Friday, October 11, 2013
Door Gagan Ki Chhaon Mein (1964)
The impression you get about Kishore Kumar after reading his interviews is, that he was a highly reluctant actor ,and abhorred the task of making a fool out of himself in front of the camera. This, and that he was extremely critical of most movies that were being made in the 1950s and the 1960s, and despised the standard melodramatic fare that was being dished out by the tinsel town copiously. But despite all this he starred in dozens of films, most of them comedies, out of which a few are fondly remembered even today- ‘Half Ticket’ and ‘Chalti Ka Naam Gaadi’ leading the pack. As a singer, he is arguably the most popular male voice to have made listeners swoon and sway, with some of the most popular and iconic songs over the decades, to his credit. But very few are aware that he tried his hands at film-making as well and directed quite a few movies. At least I had little clue about his directorial efforts till recently when, on a whim, I decided to browse his IMDB page. A frantic online search later, I was happy to find two of these movies and downloaded them almost at once.
'Door Gagan Ki Chhaon Mein', his second production, seems to have had his absolute control over all aspects of its making- He is credited as the writer, director, producer, music composer, singer, and lead actor. In addition to all this, his real life son plays his screen son in movie, a sensitive father-son tale. Kishore plays an honest army-man who returns to his village after a war, only to discover that all his near and dear ones, except a son, have succumbed to a tragic fire and have left for the heavenly abode. If this wansn't agony enough, he finds that although his son had escaped the clutches of death, the shock had been too much for his young impressionable mind and as a result the boy had lost his gift of speech.
With hardly any means to support themselves, and no emotional anchor except one-another and a pet dog, the unfortunate father-son duo leaves the village with the intention of relocating to a new place and making for themselves a new life, far removed from the ghosts of the past. The father makes it a mission to restore his young boy’s ability to speak, committing to make all kinds of personal sacrifices to achieve this goal. Soon, on their journey, they encounter a group of goons and in a conflict, the father is injured, and they land in the home of a kind and young village landlady who gives them a place to stay and tends to the father’s injuries, while forging a motherly bond with the son. Thus the wanderers soon become householders, with both the father and the son playing an active role in the daily life and works on the land holdings of their benevolent host.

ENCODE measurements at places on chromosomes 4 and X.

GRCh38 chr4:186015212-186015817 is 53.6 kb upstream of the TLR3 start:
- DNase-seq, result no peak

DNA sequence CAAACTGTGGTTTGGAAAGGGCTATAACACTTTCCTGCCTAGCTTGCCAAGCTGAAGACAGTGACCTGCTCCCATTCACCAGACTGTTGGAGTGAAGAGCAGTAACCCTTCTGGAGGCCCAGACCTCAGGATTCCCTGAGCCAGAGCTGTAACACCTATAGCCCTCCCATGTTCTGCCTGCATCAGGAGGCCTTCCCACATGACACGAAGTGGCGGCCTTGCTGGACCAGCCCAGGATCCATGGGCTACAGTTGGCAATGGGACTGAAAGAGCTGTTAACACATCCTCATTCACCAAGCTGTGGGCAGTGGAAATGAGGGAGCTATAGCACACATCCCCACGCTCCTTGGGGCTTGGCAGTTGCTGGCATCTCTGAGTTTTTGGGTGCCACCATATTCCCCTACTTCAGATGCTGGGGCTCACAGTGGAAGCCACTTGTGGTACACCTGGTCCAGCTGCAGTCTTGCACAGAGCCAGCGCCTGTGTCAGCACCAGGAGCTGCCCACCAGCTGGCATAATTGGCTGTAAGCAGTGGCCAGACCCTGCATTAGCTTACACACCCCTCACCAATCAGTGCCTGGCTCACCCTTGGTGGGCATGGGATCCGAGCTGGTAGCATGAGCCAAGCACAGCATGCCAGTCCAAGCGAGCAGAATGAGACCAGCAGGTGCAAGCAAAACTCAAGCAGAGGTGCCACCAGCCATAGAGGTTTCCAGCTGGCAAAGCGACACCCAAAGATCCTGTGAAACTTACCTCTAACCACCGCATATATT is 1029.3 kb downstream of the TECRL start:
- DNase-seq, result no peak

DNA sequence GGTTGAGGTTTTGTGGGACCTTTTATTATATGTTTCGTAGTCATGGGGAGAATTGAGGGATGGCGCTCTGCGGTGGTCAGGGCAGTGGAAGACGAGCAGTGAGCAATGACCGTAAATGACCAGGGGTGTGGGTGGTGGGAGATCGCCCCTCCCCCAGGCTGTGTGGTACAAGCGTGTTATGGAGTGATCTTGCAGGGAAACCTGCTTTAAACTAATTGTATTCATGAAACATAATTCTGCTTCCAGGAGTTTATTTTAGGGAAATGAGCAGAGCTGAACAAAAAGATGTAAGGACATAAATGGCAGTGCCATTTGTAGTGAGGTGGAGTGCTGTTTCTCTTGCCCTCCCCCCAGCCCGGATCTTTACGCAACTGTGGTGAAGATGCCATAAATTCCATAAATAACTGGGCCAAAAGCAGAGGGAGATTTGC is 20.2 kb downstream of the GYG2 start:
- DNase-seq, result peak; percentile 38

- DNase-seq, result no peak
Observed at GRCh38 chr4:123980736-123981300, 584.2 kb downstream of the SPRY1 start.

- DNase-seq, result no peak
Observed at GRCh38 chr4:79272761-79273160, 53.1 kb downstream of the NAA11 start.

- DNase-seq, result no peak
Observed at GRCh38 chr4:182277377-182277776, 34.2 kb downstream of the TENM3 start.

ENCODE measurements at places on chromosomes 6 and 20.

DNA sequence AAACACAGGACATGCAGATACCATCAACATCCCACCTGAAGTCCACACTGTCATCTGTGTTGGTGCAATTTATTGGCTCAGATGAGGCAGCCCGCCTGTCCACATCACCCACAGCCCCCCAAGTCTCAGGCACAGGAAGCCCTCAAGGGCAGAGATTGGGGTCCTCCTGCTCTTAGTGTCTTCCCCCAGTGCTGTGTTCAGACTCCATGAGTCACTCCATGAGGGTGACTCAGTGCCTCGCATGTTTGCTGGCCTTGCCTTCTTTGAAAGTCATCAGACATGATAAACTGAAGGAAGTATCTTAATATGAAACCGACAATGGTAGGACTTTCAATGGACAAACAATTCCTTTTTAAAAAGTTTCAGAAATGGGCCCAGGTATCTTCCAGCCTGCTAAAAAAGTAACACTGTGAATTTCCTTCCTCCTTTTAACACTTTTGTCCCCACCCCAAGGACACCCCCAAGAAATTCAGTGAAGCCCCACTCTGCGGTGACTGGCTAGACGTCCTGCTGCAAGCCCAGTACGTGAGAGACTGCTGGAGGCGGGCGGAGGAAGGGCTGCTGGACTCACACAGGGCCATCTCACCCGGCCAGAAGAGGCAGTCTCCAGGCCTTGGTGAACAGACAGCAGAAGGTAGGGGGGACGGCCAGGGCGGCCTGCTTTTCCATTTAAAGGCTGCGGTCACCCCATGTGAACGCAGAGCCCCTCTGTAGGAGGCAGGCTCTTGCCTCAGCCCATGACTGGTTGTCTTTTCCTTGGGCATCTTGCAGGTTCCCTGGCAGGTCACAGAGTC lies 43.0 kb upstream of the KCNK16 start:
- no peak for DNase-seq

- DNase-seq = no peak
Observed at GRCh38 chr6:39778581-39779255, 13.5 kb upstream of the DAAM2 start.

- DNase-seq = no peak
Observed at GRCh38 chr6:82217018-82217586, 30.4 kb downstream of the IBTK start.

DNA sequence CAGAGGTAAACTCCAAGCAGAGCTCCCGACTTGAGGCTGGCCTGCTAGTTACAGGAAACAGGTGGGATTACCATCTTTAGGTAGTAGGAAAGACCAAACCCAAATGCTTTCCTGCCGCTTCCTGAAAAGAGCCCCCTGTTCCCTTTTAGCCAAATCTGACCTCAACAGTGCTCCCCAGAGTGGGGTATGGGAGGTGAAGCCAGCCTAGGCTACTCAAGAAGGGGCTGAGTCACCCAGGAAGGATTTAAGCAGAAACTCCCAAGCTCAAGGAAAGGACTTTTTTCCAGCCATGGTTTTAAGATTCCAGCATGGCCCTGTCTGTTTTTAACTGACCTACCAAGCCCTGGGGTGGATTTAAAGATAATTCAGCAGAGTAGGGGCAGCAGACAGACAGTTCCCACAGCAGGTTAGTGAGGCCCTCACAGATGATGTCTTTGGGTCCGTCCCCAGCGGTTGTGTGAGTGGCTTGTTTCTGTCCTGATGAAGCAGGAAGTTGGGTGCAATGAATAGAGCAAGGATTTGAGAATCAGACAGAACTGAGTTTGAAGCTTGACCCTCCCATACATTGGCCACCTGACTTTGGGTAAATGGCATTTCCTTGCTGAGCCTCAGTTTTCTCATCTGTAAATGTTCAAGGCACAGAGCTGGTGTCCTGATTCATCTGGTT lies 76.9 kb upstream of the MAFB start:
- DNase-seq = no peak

A slightly awkward romance soon develops between the adults, but before things become too intimate, the father decides to leave for the city for his son’s treatment. Predictably the city offers no respite and after consulting a multitude of doctors who all express their inability to bring about a change in fortunes for the boy, they decide to return to the place where they had found love and an emotional refuge. The movie culminates with on a clichéd and dramatic note, with villains and a kidnapping thrown in, a heroic performance from with father included, and a miraculous recovery of the boy, all leading to a happy ending with the union of hero and the heroine and the karmic completion of the boy’s circle of family ties.
The movie has a sincere theme and a stirring emotional stamp throughout, most probably due to the fact that the subject might have been very close to Kishore Kumar’s heart. However, a lot of the screenplay is contrived and lacks finesse, especially the later portions of the film. For a more commercial presentation a lot of the usual elements appear to have been added, which makes the effort a bit hotchpotch and jarring. The music and the acting by the leads are quite good and some of the scenes, especially the ones depicting the awkward romance blossoming between the father and the landlady, display unusual restraint and subtlety.
Overall, to the fans of old Hindi cinema, the movie would be worth watching as it is the work of a highly creative and genius mind who wore multiple hats, some fine some shabby. Just as a glimpse into his personality, the movie is quite a decent watch despite the fact that it appears a bit dated today, but that can be said for many of the acclaimed classics as well from that time.